About the Pálinka

Pálinka, the oldest beverage of Hungary, is consumed worldwide. Ingredients of each type greatly vary according to geographical location. This diversity was shaped by weather conditions and forces of nature. The most flavorful spirit is made in the Carpathian Basin; its aroma is unique world wide. Hungarian locals call it pálinka. The first pálinka-like beverage is being mentioned in written documents during the 1320`s in Hungary. The so called "aqua vitae", Charles I of Hungary's wife's "water of life" was probably a brandy.

Pálinka consumption was primarily widespread in the country side. The development of pálinka distillation took two directions:

  • Vernacular, serf direction: home distillation went on in the special distillatory huts, where they only produced for individual use.
  • Sale, retail direction: at first pálinka was produced form beer and wine. Production went on at church and manor distillatory.

During the 16th century burnt spirits were considered medicine. Distillation was a squirely privilege, so peasant's right to distill spirits was limited. Several prohibitions were also installed in relation to spirit distillation. For instance it was prohibited to use bread-grain for spirit distillation as well as it was prohibited to distill spirits during the time of service. Small businesses, spirit and pálinka factories began to appear from 1799 onwards and this lead to the central regulation of spirit distillation. In 1836 the pálinka tax was introduced, and from 1850 spirits became a state monopoly. From 1851 onwards it became compulsory for the pálinka distillation master to introduce his masterpiece to the city chief medical. In 1920, 260 pálinka distillatories operated in Hungary, by 1970, 1070, in 1982, 815 and today approximately 500 distillaries exist.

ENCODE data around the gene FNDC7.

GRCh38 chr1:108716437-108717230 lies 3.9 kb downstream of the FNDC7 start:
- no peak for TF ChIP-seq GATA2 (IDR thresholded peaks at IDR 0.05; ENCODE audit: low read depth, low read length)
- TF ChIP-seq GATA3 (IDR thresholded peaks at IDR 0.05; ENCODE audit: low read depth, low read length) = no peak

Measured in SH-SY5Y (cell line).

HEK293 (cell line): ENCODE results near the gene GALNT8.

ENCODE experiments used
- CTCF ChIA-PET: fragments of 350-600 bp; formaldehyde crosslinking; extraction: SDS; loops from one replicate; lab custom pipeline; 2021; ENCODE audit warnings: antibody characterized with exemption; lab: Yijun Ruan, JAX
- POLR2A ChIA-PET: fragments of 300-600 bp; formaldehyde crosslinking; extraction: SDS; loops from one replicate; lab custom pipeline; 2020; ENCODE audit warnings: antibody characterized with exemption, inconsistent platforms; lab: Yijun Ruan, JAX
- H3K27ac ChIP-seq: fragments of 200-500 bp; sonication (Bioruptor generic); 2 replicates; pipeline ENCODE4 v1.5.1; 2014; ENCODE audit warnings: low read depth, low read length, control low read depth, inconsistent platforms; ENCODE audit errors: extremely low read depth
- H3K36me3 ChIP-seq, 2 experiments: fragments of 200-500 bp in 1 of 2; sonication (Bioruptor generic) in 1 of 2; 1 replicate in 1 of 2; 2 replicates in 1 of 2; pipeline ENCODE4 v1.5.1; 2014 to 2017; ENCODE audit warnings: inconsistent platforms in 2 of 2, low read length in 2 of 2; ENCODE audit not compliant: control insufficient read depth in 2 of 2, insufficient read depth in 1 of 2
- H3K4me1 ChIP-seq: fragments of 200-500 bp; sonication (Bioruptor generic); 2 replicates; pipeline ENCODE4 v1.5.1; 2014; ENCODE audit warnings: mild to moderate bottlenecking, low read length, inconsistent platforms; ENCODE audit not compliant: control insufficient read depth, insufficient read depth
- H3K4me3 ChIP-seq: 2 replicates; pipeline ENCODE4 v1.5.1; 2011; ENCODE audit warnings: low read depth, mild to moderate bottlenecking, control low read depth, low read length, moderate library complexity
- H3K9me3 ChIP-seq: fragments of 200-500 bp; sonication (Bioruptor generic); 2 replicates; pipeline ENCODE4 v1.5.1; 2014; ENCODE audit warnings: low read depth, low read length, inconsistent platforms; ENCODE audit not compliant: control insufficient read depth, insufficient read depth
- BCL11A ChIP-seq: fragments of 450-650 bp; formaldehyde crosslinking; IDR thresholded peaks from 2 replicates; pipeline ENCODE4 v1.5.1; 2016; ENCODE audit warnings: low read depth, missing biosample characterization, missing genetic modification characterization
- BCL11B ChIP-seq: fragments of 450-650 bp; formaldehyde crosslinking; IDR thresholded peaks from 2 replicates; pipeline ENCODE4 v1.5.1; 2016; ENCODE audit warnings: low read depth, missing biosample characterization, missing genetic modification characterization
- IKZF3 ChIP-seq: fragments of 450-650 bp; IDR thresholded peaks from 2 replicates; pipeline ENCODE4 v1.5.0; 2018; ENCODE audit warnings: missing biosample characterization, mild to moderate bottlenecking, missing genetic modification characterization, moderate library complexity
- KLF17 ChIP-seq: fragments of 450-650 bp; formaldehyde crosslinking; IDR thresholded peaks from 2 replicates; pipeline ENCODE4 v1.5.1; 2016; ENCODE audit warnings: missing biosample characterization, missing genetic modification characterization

The patron saint of pálinka distillation is Saint Nicholas.

Secrets of making good quality pálinka:

  • We only use ripe, healthy and unharmed fruits.
  • Careful mash making and fermentation.
  • Up-to-date and careful distillation.
  • Allowing the pálinka to rest and mellow

In high quality pálinka , the aroma of the fruit, is recognizable. The taste and aroma of the pálinka can best be enjoyed when drinking it out of the right shaped glass. This is the so called tulip-form glass which is round on the bottom and becomes narrow towards the top.

The only distillates that can be called pálinka are the ones that are made out of fruits and grape-marc grown in Hungary that is also prepared and distilled in Hungary and is free of sugar and other additives.

Hungarian pálinka has always been an integral part of the culture, lifestyle and everyday life, but it has never been the means of getting drunk.

The taste, smell and aroma of half a kilo of Hungarian fruit can be found in one shot of pálinka. This in itself is a miracle! Cheerio!